[Unpublished] 1990 May. , 12 p. (PRITECH Field Implementation Aid)Control of Diarrheal Disease (CDD) programs need to move more and more toward self-sufficiency. Thus they want a reliable supply of low cost, locally produced oral rehydration salts (ORS). 2 obstacles hinder the process: low demand and an inadequately developed pharmaceutical industry. It takes about US$200,000 to begin ORS production. In 1987, pharmaceutical plants in developing countries made 75% of all ORS produced. In Indonesia, for example, 12 private and parastatal manufacturers can produce ORS, but low demand is forcing some to decrease production. In Bangladesh, however, only 1 parastatal and 1 private company produces all ORS used in the country, but they cannot keep up with demand. Other developing countries producing their own ORS include Costa Rica, Tunisia, Zambia, Mali, Egypt, and Ghana. Any group that considers local ORS production must first examine various factors including an assessment of potential demand, the extent that diarrhea is treated with oral rehydration therapy (ORT), and the government's position on ORS production and distribution. The group should contact the local UNICEF office to gain its support and guidance. It should also work with WHO and Ministry of Health officials and speak with the chief pharmacist or head of the pharmacy board. This group also needs to consider economic factors such as pricing and costs of importing raw materials. It should also see to a detailed cost analysis and market research. The group also needs to determine production capability in the country which includes the ability of companies to adhere to the international Good Manufacturing Practices code. In the beginning of project development, the group must consider ORS promotion with ORS production, e.g., it should scrutinize the potential producer's record for marketing and organize field research. The group can obtain technical assistance from UNICEF, UNIDO, and USAID funded projects such as PRITECH, PATH, HEALTHCOM, and SOMARC.
Resolution 44/233: Prevention and control of acquired immunodeficiency syndrome (AIDS) [22 December 1989].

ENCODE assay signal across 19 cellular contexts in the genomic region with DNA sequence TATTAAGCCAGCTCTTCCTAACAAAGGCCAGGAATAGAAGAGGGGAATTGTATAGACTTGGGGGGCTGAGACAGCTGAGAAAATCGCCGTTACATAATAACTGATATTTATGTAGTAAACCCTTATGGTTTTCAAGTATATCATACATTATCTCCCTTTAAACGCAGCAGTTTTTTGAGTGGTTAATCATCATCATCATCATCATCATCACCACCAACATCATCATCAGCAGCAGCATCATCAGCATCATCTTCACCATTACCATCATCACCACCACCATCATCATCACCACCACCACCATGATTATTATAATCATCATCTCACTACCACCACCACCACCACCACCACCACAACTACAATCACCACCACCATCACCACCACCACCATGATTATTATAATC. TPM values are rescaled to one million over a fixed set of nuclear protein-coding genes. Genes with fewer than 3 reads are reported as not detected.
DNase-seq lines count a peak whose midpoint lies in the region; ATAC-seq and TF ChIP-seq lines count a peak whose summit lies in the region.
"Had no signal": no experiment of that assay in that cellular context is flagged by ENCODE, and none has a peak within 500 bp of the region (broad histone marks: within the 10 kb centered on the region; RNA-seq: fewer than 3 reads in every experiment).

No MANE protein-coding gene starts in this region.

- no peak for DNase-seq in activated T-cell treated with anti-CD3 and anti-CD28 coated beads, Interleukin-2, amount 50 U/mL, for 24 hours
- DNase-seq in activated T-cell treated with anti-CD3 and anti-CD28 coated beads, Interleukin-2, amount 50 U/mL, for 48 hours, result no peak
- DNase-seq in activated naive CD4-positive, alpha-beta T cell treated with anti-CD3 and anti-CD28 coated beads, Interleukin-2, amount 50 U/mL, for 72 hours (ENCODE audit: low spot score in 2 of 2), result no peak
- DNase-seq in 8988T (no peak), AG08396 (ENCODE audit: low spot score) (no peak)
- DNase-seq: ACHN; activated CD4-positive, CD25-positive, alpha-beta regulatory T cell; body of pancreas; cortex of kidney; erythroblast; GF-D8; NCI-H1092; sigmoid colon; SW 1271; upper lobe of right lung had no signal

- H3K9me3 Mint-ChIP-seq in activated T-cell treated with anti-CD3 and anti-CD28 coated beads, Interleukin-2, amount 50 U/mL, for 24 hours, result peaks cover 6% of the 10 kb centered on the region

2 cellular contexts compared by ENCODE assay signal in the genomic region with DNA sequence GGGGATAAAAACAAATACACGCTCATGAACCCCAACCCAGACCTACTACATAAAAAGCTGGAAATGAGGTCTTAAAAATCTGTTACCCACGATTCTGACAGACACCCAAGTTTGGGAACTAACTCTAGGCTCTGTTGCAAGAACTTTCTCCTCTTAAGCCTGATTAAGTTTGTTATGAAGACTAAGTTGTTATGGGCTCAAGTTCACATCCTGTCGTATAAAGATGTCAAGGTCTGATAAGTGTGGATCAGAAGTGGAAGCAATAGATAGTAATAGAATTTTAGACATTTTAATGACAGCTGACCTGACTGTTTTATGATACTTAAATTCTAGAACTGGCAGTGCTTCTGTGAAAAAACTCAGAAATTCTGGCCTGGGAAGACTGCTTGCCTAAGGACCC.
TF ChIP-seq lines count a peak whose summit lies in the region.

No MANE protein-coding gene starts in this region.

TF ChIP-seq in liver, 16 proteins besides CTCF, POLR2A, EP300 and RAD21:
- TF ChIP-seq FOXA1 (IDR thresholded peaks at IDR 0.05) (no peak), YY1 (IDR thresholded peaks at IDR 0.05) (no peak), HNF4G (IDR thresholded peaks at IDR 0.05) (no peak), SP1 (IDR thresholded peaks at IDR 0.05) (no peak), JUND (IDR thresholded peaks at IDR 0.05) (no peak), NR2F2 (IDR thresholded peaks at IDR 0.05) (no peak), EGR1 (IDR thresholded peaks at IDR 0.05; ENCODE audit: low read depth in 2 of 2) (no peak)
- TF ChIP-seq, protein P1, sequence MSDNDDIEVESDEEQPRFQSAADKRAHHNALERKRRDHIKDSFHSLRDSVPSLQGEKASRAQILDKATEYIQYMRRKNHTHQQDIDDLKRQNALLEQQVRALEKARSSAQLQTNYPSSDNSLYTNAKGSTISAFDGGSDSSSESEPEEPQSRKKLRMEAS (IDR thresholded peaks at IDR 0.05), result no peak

New York, New York, United Nations, 1990 Mar 15. 4 p. (A/RES/44/233)The UN General Assembly adopted a resolution on the prevention and control of AIDS during its 44th session in March 1990. It recognized WHO as directing and coordinating AIDS education, prevention, control, and research. It respects the human rights and dignity of people with HIV, their families, and people with whom they live. It hold that the fight against AIDS should be compatible with and not shift attention or resources from other public health priorities and development goals. It recognizes the social and economic effects of AIDS. It identifies that women and children are often at higher risk of HIV infection and may experience hardship as an indirect result of AIDS on their families and communities. It stresses the need for a supportive socioeconomic atmosphere to assure effective execution of national AIDS prevention programs and merciful care of affected persons. It calls for all sectors of society to reinforce local, national, and international efforts for HIV/AIDS prevention and control. It recognized the progress scientific research has made and emphasizes the need to offer affordable technologies and medicines as soon as possible. It appeals to the Secretary-General to work with the Director-General of WHO and other relevant organizations to deal with the likely grave consequences of the AIDS pandemic for socioeconomic development in some developing countries. It requests member nations to expand and promote national efforts to combat AIDS. It urges member nations, WHO, and other relevant organization to promote greater understanding of HIV transmission to dispel myths and to raise the public's awareness about people with HIV. It asks international, national, and research institutions to coordinate efforts to supply information to and to support policy of national AIDS committees and the global AIDS strategy. Thus the AIDS committees and WHO can appropriately develop AIDS policy and programs.